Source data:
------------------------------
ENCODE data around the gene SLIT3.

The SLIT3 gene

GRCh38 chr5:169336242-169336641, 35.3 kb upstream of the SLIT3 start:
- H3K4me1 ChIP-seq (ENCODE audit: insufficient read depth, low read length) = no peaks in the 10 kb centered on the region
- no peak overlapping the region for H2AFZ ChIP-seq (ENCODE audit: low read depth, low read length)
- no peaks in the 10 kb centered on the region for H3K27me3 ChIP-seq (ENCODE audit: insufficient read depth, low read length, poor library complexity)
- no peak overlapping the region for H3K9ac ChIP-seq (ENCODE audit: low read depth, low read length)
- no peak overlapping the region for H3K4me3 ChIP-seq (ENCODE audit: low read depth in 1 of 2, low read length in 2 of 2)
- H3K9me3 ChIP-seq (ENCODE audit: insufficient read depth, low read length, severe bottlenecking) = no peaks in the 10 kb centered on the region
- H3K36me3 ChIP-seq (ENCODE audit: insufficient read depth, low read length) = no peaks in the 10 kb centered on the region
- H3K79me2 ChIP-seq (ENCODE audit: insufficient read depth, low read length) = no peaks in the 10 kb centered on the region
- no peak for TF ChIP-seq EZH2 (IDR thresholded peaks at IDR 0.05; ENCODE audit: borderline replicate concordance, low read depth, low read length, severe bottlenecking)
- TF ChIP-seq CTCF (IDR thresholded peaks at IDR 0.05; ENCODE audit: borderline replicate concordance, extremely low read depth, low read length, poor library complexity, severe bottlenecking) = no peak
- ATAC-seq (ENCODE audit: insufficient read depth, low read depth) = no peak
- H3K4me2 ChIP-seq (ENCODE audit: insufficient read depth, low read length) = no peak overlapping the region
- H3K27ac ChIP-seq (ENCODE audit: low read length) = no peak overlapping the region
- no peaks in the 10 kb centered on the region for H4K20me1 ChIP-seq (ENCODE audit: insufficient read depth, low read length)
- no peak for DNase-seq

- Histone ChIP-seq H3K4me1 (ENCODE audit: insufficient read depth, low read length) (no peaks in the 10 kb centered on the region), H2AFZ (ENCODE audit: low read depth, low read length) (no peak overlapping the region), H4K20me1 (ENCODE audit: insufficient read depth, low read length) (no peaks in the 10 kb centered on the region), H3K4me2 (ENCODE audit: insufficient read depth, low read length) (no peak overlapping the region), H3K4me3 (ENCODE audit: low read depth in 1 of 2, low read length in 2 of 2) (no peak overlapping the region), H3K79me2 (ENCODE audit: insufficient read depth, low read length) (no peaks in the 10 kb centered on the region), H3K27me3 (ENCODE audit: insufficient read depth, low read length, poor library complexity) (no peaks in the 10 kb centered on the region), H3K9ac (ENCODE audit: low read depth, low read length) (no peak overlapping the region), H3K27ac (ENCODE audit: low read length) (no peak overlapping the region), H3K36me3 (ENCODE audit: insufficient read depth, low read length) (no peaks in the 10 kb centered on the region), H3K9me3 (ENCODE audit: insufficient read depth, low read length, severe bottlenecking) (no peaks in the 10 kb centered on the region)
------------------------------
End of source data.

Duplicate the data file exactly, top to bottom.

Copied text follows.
ENCODE data around the gene SLIT3.

The SLIT3 gene

GRCh38 chr5:169336242-169336641, 35.3 kb upstream of the SLIT3 start:
- H3K4me1 ChIP-seq (ENCODE audit: insufficient read depth, low read length) = no peaks in the 10 kb centered on the region
- no peak overlapping the region for H2AFZ ChIP-seq (ENCODE audit: low read depth, low read length)
- no peaks in the 10 kb centered on the region for H3K27me3 ChIP-seq (ENCODE audit: insufficient read depth, low read length, poor library complexity)
- no peak overlapping the region for H3K9ac ChIP-seq (ENCODE audit: low read depth, low read length)
- no peak overlapping the region for H3K4me3 ChIP-seq (ENCODE audit: low read depth in 1 of 2, low read length in 2 of 2)
- H3K9me3 ChIP-seq (ENCODE audit: insufficient read depth, low read length, severe bottlenecking) = no peaks in the 10 kb centered on the region
- H3K36me3 ChIP-seq (ENCODE audit: insufficient read depth, low read length) = no peaks in the 10 kb centered on the region
- H3K79me2 ChIP-seq (ENCODE audit: insufficient read depth, low read length) = no peaks in the 10 kb centered on the region
- no peak for TF ChIP-seq EZH2 (IDR thresholded peaks at IDR 0.05; ENCODE audit: borderline replicate concordance, low read depth, low read length, severe bottlenecking)
- TF ChIP-seq CTCF (IDR thresholded peaks at IDR 0.05; ENCODE audit: borderline replicate concordance, extremely low read depth, low read length, poor library complexity, severe bottlenecking) = no peak
- ATAC-seq (ENCODE audit: insufficient read depth, low read depth) = no peak
- H3K4me2 ChIP-seq (ENCODE audit: insufficient read depth, low read length) = no peak overlapping the region
- H3K27ac ChIP-seq (ENCODE audit: low read length) = no peak overlapping the region
- no peaks in the 10 kb centered on the region for H4K20me1 ChIP-seq (ENCODE audit: insufficient read depth, low read length)
- no peak for DNase-seq

- Histone ChIP-seq H3K4me1 (ENCODE audit: insufficient read depth, low read length) (no peaks in the 10 kb centered on the region), H2AFZ (ENCODE audit: low read depth, low read length) (no peak overlapping the region), H4K20me1 (ENCODE audit: insufficient read depth, low read length) (no peaks in the 10 kb centered on the region), H3K4me2 (ENCODE audit: insufficient read depth, low read length) (no peak overlapping the region), H3K4me3 (ENCODE audit: low read depth in 1 of 2, low read length in 2 of 2) (no peak overlapping the region), H3K79me2 (ENCODE audit: insufficient read depth, low read length) (no peaks in the 10 kb centered on the region), H3K27me3 (ENCODE audit: insufficient read depth, low read length, poor library complexity) (no peaks in the 10 kb centered on the region), H3K9ac (ENCODE audit: low read depth, low read length) (no peak overlapping the region), H3K27ac (ENCODE audit: low read length) (no peak overlapping the region), H3K36me3 (ENCODE audit: insufficient read depth, low read length) (no peaks in the 10 kb centered on the region), H3K9me3 (ENCODE audit: insufficient read depth, low read length, severe bottlenecking) (no peaks in the 10 kb centered on the region)